As COVID-19 takes on the daily lives of almost the entire population of the planet, it is important to remember that others are often more fatal the disease is still there. Conquering deadly diseases one is crucial to achieve the objectives in public health and one of these tasks includes the long-term eradication of the enemy: hepatitis.
Every year, July 28 is celebrated as world day against hepatitis to raise awareness about the disease and to reflect on the global burden of viral hepatitis. He reminds the world to take action and to fight to reduce the disease burden.
According to the world health organization (who), the date of 28 July was chosen for world day of hepatitis, as it is the birthday of Nobel prize winner scientist Dr Baruch Samuel Blumberg. He played a significant role in combating the disease after discovering one of his viruses, name the source of the hepatitis b virus (HBV) in 1967. He is also credited with the development of the first diagnostic test and a vaccine against the virus in 1969.
This year’s theme – ‘free of hepatitis of the future’, with a focus on the prevention of hepatitis b among mothers and newborns. The who has set a global goal of eradicating this disease by 2030. Estimated nearly 29 million people around the world don’t know that they are living with viral hepatitis and therefore it is very important to spread more information about this deadly disease.
What is the disease hepatitis?
Hepatitis is a disease caused by a viral infection that causes inflammation of the liver. This can lead to a number of health problems, including cancer of the liver. The researchers also attributed one of the causes of the disease increased vulnerability of the liver due to exposure to harmful substances, such as alcohol or certain medications.
Sometimes the disease can also be caused by autoimmune diseases. There are basically five types of identified hepatitis viruses, they are clearly as easy as A, B, C, D and E. All these viruses can cause both acute and chronic liver problems.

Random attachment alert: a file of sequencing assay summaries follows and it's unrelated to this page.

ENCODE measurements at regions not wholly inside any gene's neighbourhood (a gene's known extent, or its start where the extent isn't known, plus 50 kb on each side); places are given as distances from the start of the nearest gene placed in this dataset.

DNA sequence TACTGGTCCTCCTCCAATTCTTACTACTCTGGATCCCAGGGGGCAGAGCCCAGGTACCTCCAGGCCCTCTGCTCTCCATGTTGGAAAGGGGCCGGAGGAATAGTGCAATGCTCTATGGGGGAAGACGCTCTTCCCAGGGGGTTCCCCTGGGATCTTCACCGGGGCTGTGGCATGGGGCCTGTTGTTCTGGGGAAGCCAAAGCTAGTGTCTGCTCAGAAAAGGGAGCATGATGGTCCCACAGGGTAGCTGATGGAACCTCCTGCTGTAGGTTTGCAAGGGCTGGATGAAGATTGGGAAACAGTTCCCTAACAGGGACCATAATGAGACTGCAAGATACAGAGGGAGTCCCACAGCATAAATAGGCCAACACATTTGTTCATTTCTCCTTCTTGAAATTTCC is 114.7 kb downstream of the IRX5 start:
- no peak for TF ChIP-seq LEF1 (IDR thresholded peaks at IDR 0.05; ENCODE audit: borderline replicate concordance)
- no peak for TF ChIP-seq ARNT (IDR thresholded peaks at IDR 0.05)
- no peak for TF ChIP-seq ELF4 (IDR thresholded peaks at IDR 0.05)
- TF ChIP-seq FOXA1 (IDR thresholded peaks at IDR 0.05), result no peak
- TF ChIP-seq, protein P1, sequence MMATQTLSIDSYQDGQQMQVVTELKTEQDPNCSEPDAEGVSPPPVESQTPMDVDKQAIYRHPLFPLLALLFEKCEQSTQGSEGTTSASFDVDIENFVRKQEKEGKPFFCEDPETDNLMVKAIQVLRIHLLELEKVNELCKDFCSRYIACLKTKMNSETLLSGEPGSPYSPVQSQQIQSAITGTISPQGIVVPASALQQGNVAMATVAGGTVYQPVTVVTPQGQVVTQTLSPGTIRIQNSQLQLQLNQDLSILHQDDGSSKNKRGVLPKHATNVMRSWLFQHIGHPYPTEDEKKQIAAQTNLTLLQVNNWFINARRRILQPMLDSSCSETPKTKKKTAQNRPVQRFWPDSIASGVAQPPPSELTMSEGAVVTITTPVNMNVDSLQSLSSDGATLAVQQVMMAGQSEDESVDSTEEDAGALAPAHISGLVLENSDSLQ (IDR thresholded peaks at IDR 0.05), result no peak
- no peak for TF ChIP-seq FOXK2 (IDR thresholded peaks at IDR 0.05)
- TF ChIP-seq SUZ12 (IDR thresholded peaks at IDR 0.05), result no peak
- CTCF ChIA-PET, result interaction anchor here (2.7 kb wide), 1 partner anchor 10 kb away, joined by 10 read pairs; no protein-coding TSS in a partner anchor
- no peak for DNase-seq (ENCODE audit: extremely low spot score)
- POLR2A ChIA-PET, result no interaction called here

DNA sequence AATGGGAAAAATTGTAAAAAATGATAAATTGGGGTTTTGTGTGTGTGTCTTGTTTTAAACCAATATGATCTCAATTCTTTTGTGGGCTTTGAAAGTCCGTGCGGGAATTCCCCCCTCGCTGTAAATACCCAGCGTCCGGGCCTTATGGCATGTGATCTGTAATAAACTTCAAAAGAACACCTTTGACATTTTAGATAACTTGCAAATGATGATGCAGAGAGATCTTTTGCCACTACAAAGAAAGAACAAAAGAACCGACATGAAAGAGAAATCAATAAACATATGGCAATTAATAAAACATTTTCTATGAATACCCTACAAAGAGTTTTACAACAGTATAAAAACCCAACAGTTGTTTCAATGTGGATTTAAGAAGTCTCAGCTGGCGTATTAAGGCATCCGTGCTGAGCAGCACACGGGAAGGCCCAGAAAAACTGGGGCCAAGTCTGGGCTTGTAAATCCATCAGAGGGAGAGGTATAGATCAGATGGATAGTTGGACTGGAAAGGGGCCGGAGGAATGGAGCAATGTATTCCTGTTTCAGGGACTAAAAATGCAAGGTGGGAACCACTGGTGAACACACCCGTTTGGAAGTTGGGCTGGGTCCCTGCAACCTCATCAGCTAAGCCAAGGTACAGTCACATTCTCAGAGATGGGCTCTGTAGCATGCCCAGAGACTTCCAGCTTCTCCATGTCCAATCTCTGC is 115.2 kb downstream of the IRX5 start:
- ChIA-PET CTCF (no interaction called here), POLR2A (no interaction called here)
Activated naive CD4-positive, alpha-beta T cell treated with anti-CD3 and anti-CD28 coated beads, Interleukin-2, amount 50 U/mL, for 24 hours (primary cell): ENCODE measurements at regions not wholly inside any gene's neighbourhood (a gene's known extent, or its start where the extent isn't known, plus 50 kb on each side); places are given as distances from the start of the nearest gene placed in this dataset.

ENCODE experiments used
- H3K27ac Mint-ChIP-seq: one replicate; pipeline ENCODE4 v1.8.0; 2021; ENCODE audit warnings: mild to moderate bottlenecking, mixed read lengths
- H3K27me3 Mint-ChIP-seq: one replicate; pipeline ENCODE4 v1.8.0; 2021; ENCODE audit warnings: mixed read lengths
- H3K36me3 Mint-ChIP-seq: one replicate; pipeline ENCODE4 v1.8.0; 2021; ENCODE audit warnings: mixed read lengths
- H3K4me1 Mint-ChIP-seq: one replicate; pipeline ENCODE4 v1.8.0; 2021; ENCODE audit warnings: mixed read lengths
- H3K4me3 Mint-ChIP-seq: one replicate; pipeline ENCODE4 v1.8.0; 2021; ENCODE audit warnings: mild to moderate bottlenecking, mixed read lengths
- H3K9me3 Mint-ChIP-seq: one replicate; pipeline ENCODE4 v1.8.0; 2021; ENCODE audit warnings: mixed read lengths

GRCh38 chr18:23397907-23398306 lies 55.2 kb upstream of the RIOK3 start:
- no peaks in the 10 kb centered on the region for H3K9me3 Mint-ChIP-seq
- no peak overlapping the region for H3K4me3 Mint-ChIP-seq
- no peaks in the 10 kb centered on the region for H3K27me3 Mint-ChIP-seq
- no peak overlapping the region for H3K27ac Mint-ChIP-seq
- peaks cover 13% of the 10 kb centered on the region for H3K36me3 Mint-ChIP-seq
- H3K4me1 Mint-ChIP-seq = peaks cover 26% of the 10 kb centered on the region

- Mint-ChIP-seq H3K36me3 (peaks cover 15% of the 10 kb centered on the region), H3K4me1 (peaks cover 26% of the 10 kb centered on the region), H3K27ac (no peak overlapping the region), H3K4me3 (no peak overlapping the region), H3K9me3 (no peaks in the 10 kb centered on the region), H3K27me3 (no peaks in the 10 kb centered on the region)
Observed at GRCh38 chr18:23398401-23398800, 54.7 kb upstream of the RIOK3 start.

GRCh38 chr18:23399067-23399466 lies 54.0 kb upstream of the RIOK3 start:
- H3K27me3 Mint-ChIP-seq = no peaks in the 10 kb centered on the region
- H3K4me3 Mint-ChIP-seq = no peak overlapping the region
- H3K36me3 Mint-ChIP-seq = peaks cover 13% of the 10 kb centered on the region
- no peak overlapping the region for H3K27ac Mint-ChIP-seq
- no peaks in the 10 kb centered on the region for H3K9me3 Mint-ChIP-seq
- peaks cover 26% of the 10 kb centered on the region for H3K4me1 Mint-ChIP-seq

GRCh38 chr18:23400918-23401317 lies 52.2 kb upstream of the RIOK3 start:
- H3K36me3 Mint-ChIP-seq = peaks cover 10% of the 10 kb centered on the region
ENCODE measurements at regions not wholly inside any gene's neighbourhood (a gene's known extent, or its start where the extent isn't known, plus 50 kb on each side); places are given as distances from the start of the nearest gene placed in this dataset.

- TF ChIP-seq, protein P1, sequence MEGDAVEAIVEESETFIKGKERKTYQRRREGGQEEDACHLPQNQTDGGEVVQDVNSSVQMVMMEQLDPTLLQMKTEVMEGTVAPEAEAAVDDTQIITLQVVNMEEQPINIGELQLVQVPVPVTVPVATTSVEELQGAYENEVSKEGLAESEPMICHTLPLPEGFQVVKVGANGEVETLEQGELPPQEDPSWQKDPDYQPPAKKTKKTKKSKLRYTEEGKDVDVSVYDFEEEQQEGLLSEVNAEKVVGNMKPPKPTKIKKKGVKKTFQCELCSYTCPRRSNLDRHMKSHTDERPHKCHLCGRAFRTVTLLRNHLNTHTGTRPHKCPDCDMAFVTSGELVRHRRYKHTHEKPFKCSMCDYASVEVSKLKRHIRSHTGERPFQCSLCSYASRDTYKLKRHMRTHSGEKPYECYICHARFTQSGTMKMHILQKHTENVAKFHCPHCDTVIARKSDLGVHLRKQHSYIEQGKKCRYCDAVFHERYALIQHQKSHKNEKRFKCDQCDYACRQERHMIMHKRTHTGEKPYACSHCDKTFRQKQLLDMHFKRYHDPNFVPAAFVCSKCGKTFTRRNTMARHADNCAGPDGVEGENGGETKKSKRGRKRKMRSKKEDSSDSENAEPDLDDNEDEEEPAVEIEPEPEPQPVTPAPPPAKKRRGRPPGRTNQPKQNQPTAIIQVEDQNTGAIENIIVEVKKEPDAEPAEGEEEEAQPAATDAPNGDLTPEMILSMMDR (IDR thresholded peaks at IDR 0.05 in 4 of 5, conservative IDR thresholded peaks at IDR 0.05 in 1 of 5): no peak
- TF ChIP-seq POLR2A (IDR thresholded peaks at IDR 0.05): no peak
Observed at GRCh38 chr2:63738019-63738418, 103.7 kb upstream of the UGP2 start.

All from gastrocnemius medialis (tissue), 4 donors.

Although these five viruses contribute to a huge disease burden worldwide, type B and C are the most dangerous as they lead to chronic diseases. Type B and C are the most common cause of cirrhosis and liver cancer. Type A and E are mainly caused by the ingestion of contaminated food or water.
According to the who, almost 32.5 million people living with hepatitis B and c today around the world. Approximately 9,00,000 lives are lost each year due to hepatitis.
The prevalence of hepatitis In India
Hepatitis is a major public health problem in India. Of all the types of hepatitis B and C are the most common ones to be discovered in India. Hepatitis is said to be very contagious and is easily transmitted from one person to another through infected blood and other body fluids.
According to who, in India, about 4 million people chronically infected with hepatitis B and 60 rupees to 1.2 million people chronically infected with hepatitis C. According to Indian journal of medical researchin India, about 2,50,000 people die from viral hepatitis and its complications every year.
And hundreds of thousands of people were left without validation and appropriate treatment measures, it has become more important than ever to spread the awareness about this viral disease. Especially when the world is struggling with a deadly outbreak of coronavirus, it is important to manage existing health risks, to reduce the burden on the health system of the country.
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